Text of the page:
20 Things Every Maltese Knows To Be True

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1. There is no lunch better than a couple of slices of Maltese bread with good olive oil, tomatoes, salt and pepper, and an ice-cold Cisk to wash it down.

2. If you leave Malta to live abroad, you will eventually end up with a group of friends which unfailingly includes a number of Maltese.

3. Similarly, if you have left Malta and look forward to a holiday back home, you will return to find many of your friends no longer live there either.

4. A true friend brings you a supply of Twistees, galletti and gbejniet when they visit. Bonus friend points if they also manage to squeeze a couple of bottles of Kinnie into their suitcase.

5. You will never admit it, but you secretly look forward to the Eurovision and even feel an inexplicable surge of pride when the Maltese singer takes to the stage.

6. There is no better way to end a long night out than stopping for a breakfast of pastizzi in Rabat.

7. There is no such thing as the six degrees of separation in Malta. Even in extreme cases, it’s three at most.

8. You still remember all the words to most of the hymns you were made to sing in school.

9. Driving around the island alone at night when the streets are empty is relaxing and wonderful. Driving around the island at any other time of day will turn even the most mild-mannered of us into a ferocious insult-monger.

10. Nothing is quite so symbolic of summer in Malta as the blanket of stifling heat you experience when you land at Luqa Airport and step off the plane.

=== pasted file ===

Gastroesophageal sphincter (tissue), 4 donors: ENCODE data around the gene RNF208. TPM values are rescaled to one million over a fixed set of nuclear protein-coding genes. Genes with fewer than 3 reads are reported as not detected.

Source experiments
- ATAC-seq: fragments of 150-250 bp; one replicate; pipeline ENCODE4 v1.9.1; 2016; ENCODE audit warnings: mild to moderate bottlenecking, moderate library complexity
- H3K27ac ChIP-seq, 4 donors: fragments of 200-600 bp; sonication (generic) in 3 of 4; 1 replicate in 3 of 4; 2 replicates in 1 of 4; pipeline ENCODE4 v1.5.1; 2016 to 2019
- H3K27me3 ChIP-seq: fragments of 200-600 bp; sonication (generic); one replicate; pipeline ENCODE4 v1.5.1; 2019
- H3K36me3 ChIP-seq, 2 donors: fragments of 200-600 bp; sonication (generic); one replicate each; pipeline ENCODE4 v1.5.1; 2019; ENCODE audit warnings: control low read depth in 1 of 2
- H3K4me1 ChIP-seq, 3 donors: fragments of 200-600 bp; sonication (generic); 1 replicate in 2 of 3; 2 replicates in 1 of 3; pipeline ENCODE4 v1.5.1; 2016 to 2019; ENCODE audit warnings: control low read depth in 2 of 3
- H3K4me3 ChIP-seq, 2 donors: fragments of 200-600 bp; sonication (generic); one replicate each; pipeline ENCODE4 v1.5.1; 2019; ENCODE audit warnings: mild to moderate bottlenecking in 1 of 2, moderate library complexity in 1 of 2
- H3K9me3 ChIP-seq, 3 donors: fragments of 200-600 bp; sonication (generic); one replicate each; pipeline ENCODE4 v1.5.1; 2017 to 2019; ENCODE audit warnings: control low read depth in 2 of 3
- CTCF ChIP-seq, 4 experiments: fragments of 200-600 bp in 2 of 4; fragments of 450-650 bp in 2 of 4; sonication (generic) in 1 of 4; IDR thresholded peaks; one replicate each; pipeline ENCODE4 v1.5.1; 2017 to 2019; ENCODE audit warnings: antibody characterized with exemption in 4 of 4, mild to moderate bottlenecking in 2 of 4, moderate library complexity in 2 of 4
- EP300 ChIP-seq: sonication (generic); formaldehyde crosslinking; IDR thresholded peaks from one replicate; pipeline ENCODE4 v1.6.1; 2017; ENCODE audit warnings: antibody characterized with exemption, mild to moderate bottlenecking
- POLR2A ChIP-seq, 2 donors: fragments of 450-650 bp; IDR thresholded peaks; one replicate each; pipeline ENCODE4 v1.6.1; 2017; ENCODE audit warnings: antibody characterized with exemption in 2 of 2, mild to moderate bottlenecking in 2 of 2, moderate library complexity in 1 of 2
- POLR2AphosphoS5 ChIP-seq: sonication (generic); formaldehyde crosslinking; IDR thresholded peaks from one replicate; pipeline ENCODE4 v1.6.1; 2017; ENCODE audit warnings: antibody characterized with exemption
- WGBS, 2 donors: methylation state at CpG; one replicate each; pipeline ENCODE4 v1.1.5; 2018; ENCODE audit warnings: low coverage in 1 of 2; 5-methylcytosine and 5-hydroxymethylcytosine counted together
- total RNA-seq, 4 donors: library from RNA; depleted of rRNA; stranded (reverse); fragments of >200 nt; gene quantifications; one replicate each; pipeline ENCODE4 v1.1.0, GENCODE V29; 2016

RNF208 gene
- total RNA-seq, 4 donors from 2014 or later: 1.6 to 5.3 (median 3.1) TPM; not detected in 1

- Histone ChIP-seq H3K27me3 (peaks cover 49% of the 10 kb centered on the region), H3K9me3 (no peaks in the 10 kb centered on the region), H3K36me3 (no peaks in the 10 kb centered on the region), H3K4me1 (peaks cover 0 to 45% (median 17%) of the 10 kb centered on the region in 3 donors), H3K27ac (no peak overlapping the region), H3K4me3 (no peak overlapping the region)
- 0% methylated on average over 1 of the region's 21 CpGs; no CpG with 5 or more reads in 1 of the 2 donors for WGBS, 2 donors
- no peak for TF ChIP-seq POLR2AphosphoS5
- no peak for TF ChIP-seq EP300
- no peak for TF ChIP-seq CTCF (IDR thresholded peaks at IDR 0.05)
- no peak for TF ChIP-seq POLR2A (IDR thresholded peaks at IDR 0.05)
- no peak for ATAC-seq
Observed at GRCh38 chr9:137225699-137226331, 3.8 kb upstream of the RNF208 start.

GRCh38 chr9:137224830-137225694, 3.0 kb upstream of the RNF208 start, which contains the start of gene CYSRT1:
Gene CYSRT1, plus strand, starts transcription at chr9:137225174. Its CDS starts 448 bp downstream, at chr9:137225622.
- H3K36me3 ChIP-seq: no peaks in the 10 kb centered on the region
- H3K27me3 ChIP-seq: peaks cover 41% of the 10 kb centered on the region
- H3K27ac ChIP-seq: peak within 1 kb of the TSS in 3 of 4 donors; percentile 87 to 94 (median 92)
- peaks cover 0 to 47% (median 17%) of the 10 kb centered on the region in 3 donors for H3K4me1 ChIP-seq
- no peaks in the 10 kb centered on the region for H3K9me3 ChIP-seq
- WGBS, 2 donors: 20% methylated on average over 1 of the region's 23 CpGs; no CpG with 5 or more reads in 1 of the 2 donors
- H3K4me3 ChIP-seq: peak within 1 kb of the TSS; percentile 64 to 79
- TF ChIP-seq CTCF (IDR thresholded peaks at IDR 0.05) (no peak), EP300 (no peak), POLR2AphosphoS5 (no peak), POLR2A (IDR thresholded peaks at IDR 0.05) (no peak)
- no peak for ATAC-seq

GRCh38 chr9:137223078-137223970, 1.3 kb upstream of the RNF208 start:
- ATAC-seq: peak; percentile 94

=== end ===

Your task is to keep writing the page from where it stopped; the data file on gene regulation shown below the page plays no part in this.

11. Family meals last at least 4 hours, feature at least 10 people, and include at least one older person asking whether you’ve any plans to pop a baby or two out anytime soon.

12. You are not patriotic… until a book, movie or TV show mentions Malta. Suddenly, you’re the proudest Maltese ever.

13. A foreigner has joked that you are “a Malteaser… like the chocolate!” and thought they were being hilarious and original. They were not.

14. Even if you never speak Maltese at home, it turns into a super handy top secret language when you are abroad with friends.

15. If you are in London and desperately need to bump into somebody Maltese, just stop by Primark by Marble Arch.

16. You will always pretend you are not Maltese when you bump into Maltese people at Primark by Marble Arch.

17. You have a substantial amount of family in Australia, Canada, the US or the UK. You have never met any of them, but many of them still try to add you on Facebook.

18. You miss the guy who used to come around door to door selling fresh Maltese bread when you were a child. Most of all, you miss buying the bread and stuffing your face with it while it was still warm.

19. The best thing about festi are those mini doughnuts.